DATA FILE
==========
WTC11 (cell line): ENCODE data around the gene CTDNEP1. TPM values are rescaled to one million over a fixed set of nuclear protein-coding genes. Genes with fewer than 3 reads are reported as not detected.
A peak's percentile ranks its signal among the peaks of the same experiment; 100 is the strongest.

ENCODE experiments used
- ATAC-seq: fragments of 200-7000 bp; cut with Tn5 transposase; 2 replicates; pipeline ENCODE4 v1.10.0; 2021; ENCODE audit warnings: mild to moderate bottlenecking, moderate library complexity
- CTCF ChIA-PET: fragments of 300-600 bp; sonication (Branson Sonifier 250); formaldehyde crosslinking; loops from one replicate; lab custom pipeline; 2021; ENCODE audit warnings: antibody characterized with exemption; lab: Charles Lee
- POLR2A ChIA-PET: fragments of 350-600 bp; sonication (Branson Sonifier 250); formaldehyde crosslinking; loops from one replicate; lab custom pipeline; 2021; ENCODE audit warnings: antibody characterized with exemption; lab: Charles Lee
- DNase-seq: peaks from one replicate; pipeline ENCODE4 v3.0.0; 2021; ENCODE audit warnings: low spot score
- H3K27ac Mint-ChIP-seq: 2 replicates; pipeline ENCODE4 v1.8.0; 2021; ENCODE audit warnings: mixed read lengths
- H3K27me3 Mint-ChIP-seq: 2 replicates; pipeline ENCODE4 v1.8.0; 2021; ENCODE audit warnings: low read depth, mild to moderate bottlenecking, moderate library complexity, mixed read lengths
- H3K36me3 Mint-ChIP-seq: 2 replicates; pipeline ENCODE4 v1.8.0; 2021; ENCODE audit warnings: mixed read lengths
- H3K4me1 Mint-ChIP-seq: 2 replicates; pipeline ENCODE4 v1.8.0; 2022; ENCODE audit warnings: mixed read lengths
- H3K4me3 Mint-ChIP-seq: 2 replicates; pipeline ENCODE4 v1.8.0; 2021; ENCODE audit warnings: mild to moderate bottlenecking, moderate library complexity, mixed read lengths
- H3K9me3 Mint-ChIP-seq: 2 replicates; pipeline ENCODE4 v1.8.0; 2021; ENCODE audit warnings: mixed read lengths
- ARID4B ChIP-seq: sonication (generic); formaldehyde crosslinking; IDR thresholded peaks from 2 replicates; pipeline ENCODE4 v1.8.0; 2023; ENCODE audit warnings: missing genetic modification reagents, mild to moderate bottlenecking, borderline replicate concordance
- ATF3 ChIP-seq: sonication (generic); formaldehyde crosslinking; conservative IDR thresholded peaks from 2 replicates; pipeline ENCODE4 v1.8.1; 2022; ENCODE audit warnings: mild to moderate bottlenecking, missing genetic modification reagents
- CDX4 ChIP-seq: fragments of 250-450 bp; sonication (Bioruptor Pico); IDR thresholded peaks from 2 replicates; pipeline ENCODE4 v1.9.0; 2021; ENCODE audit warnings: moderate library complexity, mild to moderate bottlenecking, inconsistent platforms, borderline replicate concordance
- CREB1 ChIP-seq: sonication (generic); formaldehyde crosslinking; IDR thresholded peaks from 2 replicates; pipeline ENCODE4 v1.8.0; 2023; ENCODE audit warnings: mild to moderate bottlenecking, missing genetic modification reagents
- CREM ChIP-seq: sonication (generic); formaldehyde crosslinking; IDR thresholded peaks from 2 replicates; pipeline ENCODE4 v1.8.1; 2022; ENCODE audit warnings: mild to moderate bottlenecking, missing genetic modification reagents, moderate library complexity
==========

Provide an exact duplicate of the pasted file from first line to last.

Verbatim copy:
WTC11 (cell line): ENCODE data around the gene CTDNEP1. TPM values are rescaled to one million over a fixed set of nuclear protein-coding genes. Genes with fewer than 3 reads are reported as not detected.
A peak's percentile ranks its signal among the peaks of the same experiment; 100 is the strongest.

ENCODE experiments used
- ATAC-seq: fragments of 200-7000 bp; cut with Tn5 transposase; 2 replicates; pipeline ENCODE4 v1.10.0; 2021; ENCODE audit warnings: mild to moderate bottlenecking, moderate library complexity
- CTCF ChIA-PET: fragments of 300-600 bp; sonication (Branson Sonifier 250); formaldehyde crosslinking; loops from one replicate; lab custom pipeline; 2021; ENCODE audit warnings: antibody characterized with exemption; lab: Charles Lee
- POLR2A ChIA-PET: fragments of 350-600 bp; sonication (Branson Sonifier 250); formaldehyde crosslinking; loops from one replicate; lab custom pipeline; 2021; ENCODE audit warnings: antibody characterized with exemption; lab: Charles Lee
- DNase-seq: peaks from one replicate; pipeline ENCODE4 v3.0.0; 2021; ENCODE audit warnings: low spot score
- H3K27ac Mint-ChIP-seq: 2 replicates; pipeline ENCODE4 v1.8.0; 2021; ENCODE audit warnings: mixed read lengths
- H3K27me3 Mint-ChIP-seq: 2 replicates; pipeline ENCODE4 v1.8.0; 2021; ENCODE audit warnings: low read depth, mild to moderate bottlenecking, moderate library complexity, mixed read lengths
- H3K36me3 Mint-ChIP-seq: 2 replicates; pipeline ENCODE4 v1.8.0; 2021; ENCODE audit warnings: mixed read lengths
- H3K4me1 Mint-ChIP-seq: 2 replicates; pipeline ENCODE4 v1.8.0; 2022; ENCODE audit warnings: mixed read lengths
- H3K4me3 Mint-ChIP-seq: 2 replicates; pipeline ENCODE4 v1.8.0; 2021; ENCODE audit warnings: mild to moderate bottlenecking, moderate library complexity, mixed read lengths
- H3K9me3 Mint-ChIP-seq: 2 replicates; pipeline ENCODE4 v1.8.0; 2021; ENCODE audit warnings: mixed read lengths
- ARID4B ChIP-seq: sonication (generic); formaldehyde crosslinking; IDR thresholded peaks from 2 replicates; pipeline ENCODE4 v1.8.0; 2023; ENCODE audit warnings: missing genetic modification reagents, mild to moderate bottlenecking, borderline replicate concordance
- ATF3 ChIP-seq: sonication (generic); formaldehyde crosslinking; conservative IDR thresholded peaks from 2 replicates; pipeline ENCODE4 v1.8.1; 2022; ENCODE audit warnings: mild to moderate bottlenecking, missing genetic modification reagents
- CDX4 ChIP-seq: fragments of 250-450 bp; sonication (Bioruptor Pico); IDR thresholded peaks from 2 replicates; pipeline ENCODE4 v1.9.0; 2021; ENCODE audit warnings: moderate library complexity, mild to moderate bottlenecking, inconsistent platforms, borderline replicate concordance
- CREB1 ChIP-seq: sonication (generic); formaldehyde crosslinking; IDR thresholded peaks from 2 replicates; pipeline ENCODE4 v1.8.0; 2023; ENCODE audit warnings: mild to moderate bottlenecking, missing genetic modification reagents
- CREM ChIP-seq: sonication (generic); formaldehyde crosslinking; IDR thresholded peaks from 2 replicates; pipeline ENCODE4 v1.8.1; 2022; ENCODE audit warnings: mild to moderate bottlenecking, missing genetic modification reagents, moderate library complexity